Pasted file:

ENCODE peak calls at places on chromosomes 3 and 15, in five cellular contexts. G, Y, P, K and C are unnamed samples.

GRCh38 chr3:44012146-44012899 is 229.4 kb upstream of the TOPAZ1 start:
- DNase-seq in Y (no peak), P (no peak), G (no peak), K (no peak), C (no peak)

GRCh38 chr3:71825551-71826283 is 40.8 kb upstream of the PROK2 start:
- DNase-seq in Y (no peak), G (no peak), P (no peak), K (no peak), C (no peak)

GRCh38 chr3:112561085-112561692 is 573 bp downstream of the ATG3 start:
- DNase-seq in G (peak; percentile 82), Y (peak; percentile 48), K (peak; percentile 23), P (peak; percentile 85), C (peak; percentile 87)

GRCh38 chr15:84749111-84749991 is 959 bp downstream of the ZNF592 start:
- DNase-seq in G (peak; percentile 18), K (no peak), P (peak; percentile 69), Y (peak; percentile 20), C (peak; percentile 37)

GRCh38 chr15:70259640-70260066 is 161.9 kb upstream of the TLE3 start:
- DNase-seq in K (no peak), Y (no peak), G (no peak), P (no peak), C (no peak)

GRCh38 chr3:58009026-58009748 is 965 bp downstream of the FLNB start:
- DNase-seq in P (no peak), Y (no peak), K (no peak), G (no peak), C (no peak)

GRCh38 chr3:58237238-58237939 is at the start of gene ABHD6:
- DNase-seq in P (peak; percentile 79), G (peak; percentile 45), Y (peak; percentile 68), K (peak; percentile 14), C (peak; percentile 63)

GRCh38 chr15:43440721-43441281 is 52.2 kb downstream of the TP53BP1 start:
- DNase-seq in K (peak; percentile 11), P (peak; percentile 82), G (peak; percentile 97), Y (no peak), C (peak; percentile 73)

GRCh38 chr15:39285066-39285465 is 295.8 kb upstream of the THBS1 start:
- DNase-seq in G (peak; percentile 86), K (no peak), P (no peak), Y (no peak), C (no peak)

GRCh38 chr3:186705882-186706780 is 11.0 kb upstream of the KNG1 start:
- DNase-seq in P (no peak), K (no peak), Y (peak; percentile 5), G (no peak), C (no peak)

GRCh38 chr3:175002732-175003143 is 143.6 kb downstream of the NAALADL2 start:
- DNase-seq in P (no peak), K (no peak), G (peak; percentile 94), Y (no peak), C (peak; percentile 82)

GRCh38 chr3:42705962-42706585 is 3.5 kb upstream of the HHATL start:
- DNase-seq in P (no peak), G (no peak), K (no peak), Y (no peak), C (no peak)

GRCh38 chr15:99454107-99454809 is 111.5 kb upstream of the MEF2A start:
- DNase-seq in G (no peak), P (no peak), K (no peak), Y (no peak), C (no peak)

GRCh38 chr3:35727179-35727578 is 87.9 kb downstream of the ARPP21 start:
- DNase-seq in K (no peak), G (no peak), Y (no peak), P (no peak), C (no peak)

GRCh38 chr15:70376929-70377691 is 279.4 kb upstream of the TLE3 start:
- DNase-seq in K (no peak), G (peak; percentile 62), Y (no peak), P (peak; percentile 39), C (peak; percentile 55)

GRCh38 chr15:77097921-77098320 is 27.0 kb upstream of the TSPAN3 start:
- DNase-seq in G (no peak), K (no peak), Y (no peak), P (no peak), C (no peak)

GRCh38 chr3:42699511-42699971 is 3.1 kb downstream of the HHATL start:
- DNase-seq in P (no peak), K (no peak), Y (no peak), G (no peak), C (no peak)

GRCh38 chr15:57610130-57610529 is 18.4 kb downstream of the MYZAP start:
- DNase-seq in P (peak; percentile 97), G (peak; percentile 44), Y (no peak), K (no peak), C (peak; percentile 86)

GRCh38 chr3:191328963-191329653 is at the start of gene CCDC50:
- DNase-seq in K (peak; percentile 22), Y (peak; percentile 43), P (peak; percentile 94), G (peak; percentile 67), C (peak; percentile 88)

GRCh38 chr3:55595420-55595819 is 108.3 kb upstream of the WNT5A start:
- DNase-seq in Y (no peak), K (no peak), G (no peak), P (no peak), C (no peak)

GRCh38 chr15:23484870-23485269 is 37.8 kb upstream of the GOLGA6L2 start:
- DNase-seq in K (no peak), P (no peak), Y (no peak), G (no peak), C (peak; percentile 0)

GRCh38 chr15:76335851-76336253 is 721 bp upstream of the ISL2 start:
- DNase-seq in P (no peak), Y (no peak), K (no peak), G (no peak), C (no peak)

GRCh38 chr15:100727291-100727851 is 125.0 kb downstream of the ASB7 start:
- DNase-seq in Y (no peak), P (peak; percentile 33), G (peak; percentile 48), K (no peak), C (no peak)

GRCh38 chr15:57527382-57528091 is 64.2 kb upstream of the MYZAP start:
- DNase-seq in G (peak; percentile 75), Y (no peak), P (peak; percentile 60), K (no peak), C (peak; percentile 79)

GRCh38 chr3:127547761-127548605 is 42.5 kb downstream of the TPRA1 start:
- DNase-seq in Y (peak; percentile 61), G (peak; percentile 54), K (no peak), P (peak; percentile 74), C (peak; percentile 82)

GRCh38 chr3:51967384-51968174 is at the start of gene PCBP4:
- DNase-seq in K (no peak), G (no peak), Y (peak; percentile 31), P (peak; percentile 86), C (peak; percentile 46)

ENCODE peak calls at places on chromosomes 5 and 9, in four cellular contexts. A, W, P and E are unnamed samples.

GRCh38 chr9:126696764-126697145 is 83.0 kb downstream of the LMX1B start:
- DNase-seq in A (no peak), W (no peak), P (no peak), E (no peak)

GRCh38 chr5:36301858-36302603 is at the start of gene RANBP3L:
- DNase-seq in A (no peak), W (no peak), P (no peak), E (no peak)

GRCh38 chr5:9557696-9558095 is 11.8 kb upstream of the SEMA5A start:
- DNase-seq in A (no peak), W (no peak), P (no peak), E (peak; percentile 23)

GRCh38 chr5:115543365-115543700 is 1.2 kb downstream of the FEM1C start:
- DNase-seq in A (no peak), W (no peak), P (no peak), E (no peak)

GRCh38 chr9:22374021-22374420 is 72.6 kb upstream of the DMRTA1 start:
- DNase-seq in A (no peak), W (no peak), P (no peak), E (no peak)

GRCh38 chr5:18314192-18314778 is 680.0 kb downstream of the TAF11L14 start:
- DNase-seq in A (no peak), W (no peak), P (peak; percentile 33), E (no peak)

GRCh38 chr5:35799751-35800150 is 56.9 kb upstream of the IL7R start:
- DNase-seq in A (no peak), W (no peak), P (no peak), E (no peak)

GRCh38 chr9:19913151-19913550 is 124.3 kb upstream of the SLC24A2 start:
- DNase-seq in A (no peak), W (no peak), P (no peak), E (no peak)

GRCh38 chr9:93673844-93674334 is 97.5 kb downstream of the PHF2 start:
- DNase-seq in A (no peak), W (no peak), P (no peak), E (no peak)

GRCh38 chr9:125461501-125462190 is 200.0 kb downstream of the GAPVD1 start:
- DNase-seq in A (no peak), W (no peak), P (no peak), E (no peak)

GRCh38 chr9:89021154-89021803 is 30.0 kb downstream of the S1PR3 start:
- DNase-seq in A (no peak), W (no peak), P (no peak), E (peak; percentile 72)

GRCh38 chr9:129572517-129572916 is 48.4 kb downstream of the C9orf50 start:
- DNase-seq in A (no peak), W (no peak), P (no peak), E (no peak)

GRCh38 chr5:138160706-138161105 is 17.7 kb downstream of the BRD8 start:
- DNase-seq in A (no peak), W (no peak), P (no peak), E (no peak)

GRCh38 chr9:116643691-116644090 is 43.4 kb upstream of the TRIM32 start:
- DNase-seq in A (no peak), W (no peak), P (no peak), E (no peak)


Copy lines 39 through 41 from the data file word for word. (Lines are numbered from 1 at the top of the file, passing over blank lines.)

- DNase-seq in K (peak; percentile 22), Y (peak; percentile 43), P (peak; percentile 94), G (peak; percentile 67), C (peak; percentile 88)

GRCh38 chr3:55595420-55595819 is 108.3 kb upstream of the WNT5A start:
- DNase-seq in Y (no peak), K (no peak), G (no peak), P (no peak), C (no peak)